Practicum in Multicultural Counseling Interventions

Instructors

This practicum is taught by Lisa Y. Flores, Ph.D. and Puncky Paul Heppner, Ph.D., the co-directors of the Coalition for Cultural Competency, housed in the Department of Educational, School, and Counseling Psychology.

Practicum Description

This practicum serves to extend graduate students’ knowledge of multicultural counseling through the development and implementation of applied multicultural interventions. Specifically, students enrolled in the practicum will have an opportunity to work on applied projects which may fall under the following categories: (a) multicultural outreach (e.g., conduct workshops for campus and community groups); (b) multicultural research (e.g., assist with validation studies of a multicultural teaching competency measure, assist with writing grant applications; developing research projects in diverse communities); (c) Coalition development activities (e.g., develop workshop protocols, participate on community and/or campus Center advisory boards); (d) training activities (e.g., plan extracurricular training activities, organize multicultural lectures); and (e) other applied activities (e.g., student discussion/support groups).

Practicum Objectives

This practicum is designed to build your identity as a multi culturally competent mental health professional. It is grounded in the scientist-practitioner model and intended to orient and socialize students to the preventive, remedial and educative roles of counseling psychologists. Students serve as staff members of the Coalition by designing, implementing and evaluating projects with the supervision and mentoring of senior staff and the support of fellow practicum students. Students are expected to work in teams and to draw on and further enhance their multicultural knowledge, awareness and skills in executing various interventions that serve a diverse clientele at MU and in the regional community. Class discussions and presentations, group supervision, and small-group supervision provide opportunities for students to document and gain proficiency in communicating as multi culturally competent professionals as well as to lay the groundwork for other program requirements such as comprehensive exams, doctoral portfolio, research and teaching training.

  1. Students will be able to conduct a needs assessment interview with an existing or prospective client organization;
  2. Students will be able to integrate their prior MC knowledge, research findings and consultation with experts into the design and implementation of MC focused interventions;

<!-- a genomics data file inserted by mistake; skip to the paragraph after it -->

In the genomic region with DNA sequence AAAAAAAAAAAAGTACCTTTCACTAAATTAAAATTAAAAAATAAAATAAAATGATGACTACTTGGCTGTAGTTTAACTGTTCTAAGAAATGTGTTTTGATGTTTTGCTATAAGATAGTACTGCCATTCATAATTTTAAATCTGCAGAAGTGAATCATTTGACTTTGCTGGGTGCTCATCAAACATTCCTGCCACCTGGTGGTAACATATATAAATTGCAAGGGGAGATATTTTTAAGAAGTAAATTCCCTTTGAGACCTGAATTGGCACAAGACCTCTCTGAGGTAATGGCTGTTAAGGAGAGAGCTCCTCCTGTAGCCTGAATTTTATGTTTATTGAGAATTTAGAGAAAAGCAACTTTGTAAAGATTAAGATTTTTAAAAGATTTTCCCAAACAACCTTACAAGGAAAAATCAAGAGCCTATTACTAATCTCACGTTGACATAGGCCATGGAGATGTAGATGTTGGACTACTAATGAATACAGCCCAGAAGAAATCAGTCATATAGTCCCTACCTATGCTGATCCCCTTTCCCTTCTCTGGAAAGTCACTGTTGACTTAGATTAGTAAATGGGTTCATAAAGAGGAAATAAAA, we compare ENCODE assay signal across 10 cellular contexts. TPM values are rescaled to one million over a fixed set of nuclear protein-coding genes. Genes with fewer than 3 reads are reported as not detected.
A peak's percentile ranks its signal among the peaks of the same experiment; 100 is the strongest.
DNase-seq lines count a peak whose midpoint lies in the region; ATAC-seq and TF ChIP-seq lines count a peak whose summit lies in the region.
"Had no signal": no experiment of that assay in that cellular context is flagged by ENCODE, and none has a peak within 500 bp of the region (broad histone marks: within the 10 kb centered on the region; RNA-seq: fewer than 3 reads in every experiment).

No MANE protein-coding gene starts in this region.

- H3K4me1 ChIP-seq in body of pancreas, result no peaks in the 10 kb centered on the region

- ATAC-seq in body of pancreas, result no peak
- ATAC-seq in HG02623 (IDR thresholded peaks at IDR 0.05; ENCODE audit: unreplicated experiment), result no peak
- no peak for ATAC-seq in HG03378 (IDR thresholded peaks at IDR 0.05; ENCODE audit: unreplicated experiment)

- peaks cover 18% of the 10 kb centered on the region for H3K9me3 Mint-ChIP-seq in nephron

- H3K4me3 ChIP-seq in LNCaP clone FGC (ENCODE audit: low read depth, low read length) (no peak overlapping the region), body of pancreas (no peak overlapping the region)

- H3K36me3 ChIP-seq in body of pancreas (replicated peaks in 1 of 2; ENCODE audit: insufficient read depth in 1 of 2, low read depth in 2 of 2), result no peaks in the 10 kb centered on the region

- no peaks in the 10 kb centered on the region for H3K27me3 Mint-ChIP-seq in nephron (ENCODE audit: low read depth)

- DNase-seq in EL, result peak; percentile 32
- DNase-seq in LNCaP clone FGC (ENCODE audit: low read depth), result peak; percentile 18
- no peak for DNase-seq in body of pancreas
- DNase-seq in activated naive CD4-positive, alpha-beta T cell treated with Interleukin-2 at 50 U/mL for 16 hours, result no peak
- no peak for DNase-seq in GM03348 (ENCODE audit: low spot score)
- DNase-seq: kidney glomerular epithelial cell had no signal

3. Students will build relationships with decision-makers in various client organizations;
  4. Students will be able to use existing frameworks and theories to ground and inform their conceptual map of the client organization and problems;
  5. Students will be able to participate in strategic problem solving and intervention design tailored to the needs of client organizations;
  6. Students will be able to write about and discuss their experience in case study format.

Practicum Activities

  1. Students will work in a team to design, implement, and evaluate one multicultural intervention;
  2. Students will provide administrative support for the Coalition;
  3. Students will assume responsibility for leading a discussions or providing a brief presentation on a topic relevant to applied multicultural skills or multicultural organizational development; and
  4. Students will give informal updates and a formal case presentation each semester on their project.

Evaluation

Active participation in practicum meetings, completion of project tasks, leadership of assigned class discussion or presentation, and demonstration of team skills. Grades will be on a Pass/Fail basis.

Enrollment

Students are enrolled for 1-3 credits, depending on the student’s level of involvement. Each credit is the equivalent of three hours of practicum related activity

Prerequisite coursework is Counseling Psychology Practicum (or equivalent) and Multicultural Issues in Counseling (or equivalent).

Academic Dishonesty

We will discuss many ideas in class, and you are encouraged to work together and help your peers in class assignments. However, whatever you write must be your own writing. Whenever you use other people’s writing, ideas, or work, it is important that you give them credit appropriately. A common guideline is whenever you use more than two or three words from another person, cite it or utilize a direct quote. If at any point you are in doubt, please talk with the instructor.

As required by the Provost’s office, the university policy on academic dishonesty is included here as follows: “It is the duty of any instructor who is aware of an incident of academic dishonesty in his/her course to report the incident to the Vice Provost, 116 Jesse Hall, and to inform the department chair of the incident.”

Disabilities

If you need accommodations because of a disability, if you have emergency medical information to share with me, or if you need special arrangements in case the building must be evacuated, please inform one of us immediately. Please see one of us privately after class.

To request academic accommodations (for example, a notetaker), students must also register with Disability Services, AO38 Brady Commons, 882-4696. It is the campus office responsible for reviewing documentation provided by students requesting academic accommodations, and for accommodations planning in cooperation with students and instructors, as needed and consistent with course requirements. For other MU resources for students with disabilities, click on “Disability Resources” on the MU homepage.